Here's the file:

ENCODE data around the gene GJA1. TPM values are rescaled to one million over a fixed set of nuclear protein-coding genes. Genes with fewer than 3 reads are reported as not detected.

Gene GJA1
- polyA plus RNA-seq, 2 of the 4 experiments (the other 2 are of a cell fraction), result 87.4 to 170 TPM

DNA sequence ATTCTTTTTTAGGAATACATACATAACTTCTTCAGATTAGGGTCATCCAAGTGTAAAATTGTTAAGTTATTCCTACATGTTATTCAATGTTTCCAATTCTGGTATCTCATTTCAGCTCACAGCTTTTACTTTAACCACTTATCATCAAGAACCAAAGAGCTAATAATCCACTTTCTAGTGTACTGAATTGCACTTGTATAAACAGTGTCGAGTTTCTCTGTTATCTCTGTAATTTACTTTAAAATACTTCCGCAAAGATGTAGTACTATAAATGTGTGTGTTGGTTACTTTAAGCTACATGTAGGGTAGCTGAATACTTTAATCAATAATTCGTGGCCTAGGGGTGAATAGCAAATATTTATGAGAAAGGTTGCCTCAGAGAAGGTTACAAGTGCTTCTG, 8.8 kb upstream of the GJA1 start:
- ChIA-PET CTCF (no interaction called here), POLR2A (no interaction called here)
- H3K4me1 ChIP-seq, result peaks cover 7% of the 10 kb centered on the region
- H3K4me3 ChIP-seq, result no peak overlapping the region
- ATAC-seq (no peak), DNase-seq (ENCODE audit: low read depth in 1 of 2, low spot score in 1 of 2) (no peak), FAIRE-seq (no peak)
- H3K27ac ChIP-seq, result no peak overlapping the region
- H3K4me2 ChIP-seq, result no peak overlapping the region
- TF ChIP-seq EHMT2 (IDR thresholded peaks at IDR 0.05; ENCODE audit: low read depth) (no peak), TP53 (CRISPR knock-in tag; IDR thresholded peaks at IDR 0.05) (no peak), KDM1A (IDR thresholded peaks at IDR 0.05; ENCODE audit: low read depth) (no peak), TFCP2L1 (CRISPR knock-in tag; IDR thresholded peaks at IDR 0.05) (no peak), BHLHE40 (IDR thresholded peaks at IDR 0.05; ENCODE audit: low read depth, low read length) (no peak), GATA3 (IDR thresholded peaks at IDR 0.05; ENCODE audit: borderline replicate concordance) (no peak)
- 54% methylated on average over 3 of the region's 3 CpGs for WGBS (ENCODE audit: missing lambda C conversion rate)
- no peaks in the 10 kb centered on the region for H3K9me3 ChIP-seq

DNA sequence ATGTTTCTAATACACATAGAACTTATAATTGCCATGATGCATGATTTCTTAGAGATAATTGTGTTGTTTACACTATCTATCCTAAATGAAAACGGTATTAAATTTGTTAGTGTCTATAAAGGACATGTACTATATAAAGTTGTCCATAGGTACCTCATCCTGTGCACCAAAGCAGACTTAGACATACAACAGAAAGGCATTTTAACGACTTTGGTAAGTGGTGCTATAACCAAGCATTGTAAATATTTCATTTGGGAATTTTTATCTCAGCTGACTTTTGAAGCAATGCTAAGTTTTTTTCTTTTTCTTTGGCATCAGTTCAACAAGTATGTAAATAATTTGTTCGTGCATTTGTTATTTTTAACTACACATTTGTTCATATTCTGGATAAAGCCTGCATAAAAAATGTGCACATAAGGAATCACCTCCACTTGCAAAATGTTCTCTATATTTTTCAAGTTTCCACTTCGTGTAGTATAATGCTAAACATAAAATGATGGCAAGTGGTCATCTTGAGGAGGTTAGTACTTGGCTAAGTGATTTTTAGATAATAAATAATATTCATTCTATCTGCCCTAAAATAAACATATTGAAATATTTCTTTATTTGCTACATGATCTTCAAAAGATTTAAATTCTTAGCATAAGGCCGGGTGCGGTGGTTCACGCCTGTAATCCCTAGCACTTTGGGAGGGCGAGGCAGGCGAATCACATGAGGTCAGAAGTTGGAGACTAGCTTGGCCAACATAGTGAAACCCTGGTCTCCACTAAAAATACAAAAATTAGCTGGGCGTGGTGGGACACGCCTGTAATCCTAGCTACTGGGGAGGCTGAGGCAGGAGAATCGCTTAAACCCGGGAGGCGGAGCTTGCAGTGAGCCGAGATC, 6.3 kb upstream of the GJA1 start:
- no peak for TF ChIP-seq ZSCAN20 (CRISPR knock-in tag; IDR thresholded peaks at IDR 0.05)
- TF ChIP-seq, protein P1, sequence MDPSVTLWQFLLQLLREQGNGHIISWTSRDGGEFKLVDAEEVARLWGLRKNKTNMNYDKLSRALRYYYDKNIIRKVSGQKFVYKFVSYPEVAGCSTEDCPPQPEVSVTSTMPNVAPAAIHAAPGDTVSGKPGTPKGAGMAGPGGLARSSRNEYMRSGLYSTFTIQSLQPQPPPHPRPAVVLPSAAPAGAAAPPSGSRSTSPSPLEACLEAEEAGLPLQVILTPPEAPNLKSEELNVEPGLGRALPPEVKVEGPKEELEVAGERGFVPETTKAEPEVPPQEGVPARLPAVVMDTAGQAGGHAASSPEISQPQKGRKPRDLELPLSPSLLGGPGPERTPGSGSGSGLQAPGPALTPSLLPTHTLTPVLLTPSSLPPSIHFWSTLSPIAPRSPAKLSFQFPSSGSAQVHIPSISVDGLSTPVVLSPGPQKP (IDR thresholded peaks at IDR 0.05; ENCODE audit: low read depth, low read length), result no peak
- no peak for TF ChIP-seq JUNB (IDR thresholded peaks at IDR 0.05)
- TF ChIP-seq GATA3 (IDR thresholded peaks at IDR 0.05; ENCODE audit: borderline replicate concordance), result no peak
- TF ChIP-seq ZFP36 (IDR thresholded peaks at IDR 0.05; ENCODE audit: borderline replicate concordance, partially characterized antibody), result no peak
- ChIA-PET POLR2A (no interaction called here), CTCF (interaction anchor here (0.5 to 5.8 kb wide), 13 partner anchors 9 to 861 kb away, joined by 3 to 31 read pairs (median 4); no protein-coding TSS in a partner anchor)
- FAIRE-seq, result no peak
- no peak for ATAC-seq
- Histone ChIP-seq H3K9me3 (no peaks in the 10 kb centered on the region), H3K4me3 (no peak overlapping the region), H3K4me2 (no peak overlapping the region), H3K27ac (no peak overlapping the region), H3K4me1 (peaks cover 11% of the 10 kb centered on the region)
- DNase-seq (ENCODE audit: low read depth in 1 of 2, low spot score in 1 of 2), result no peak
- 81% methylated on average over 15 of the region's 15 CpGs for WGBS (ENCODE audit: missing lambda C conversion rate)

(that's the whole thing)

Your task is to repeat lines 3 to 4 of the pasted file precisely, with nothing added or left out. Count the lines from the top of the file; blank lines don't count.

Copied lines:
- polyA plus RNA-seq, 2 of the 4 experiments (the other 2 are of a cell fraction), result 87.4 to 170 TPM

DNA sequence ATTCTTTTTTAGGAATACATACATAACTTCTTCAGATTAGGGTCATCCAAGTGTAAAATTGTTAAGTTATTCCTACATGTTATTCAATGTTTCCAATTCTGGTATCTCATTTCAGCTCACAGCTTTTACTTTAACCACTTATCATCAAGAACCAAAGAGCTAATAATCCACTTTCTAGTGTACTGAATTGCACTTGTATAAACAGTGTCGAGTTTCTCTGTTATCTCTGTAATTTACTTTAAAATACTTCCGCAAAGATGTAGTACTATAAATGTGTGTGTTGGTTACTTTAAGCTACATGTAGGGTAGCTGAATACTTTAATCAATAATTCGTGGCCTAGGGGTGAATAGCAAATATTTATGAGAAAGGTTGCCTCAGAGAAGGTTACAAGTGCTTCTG, 8.8 kb upstream of the GJA1 start: